SPREE - Superior Rifting EarthScope Experiment

About the Project

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Trevor Bollmann at trevor@earth.northwestern.edu

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Funded by the Earthscope Program of the National Science Foundation, geoscientists from American and Canadian universities installed 82 seismometers in Minnesota, Wisconsin, and Ontario for their project: SPREE (Superior Province Rifting EarthScope Experiment). These seismometers recorded earthquakes from all over the world. Geoscientists use seismic waves from these earthquakes to produce images of the Earth’s interior structure.

        NEW: "Nuggets" of SPREE-data driven research are available for browsing under the Research tab in the top menu and were submitted to the Earthscope National Office in Alaska in 2017-2018. Though funds ran out in 2015, we are still continuing to use SPREE data and findings to research this fascinating part of North America.

        Why install the seismometers in the middle of a continent, where earthquakes are rare?  We want to study a somewhat linear geologic feature called the Midcontinent Rift.  About a billion years ago, this part of the continent started to break apart, or "rift".  Over about 20 million years, an enormous amount of volcanic rock erupted. In total, the Midcontinent Rift contains about a million cubic kilometers of volcanic rock—enough to fill up all of the Great Lakes twenty times, and enough for an ocean floor twice the area of Lake Superior.

       Earth's oceans started as such rifts. For example, the Americas rifted apart from Europe and Africa to form the Atlantic Ocean.  Despite its voluminous efforts, the Midcontinent Rift failed to break North America apart.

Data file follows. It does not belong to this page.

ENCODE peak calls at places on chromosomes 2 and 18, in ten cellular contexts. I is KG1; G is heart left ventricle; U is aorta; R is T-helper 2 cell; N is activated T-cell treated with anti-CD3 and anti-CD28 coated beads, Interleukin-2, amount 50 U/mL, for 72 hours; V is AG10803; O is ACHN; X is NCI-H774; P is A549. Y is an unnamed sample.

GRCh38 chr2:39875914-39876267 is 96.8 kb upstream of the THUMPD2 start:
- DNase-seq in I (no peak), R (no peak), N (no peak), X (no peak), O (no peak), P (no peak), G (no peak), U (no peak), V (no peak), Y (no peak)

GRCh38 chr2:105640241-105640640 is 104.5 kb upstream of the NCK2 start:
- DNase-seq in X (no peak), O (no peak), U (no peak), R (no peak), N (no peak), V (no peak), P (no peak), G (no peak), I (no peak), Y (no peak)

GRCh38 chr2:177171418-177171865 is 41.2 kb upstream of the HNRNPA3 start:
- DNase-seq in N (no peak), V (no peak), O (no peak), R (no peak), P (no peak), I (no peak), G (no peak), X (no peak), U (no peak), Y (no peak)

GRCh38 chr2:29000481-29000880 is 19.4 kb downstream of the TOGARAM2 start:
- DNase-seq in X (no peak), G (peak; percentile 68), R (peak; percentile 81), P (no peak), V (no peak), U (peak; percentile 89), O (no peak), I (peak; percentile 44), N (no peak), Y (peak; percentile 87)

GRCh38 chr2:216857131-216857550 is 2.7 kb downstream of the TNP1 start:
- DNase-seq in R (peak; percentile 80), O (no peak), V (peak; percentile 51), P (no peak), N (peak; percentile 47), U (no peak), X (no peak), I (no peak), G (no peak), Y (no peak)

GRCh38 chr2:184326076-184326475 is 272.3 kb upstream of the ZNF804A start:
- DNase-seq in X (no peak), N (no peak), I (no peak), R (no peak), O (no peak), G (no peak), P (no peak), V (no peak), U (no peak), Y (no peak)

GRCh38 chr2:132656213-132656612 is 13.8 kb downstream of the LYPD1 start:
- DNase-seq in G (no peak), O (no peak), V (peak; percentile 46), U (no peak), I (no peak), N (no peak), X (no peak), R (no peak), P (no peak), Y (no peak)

SPREE seismic stations remained in place for about two and a half years. Sixteen stations in Ontario are placed north of Lake Superior.  In Minnesota and Wisconsin, two lines of stations cross the rift and one line follows the rift for a total of 66 stations.  Each station was placed in an area far from sources of noise and vibration such as roads, railroads, and occupied buildings.

        The seismometers themselves were buried underground, and all of the electronics were powered by solar panels.  Twice a year, four field managers visited the stations with field assistants, to collect the data recorded by the seismometers and check to make sure the stations were functioning properly.

        This project was funded by the National Science Foundation (www.nsf.gov) through EarthScope (www.earthscope.org) and is enabled by the dozens of landowners and park rangers that allow and assist us with installing and running these stations on their land. Thank you so much!!

For a description of people involved in SPREE click on People in the top menu and for a list of universities and other institutions involved, click on Friends of SPREE in the top menu.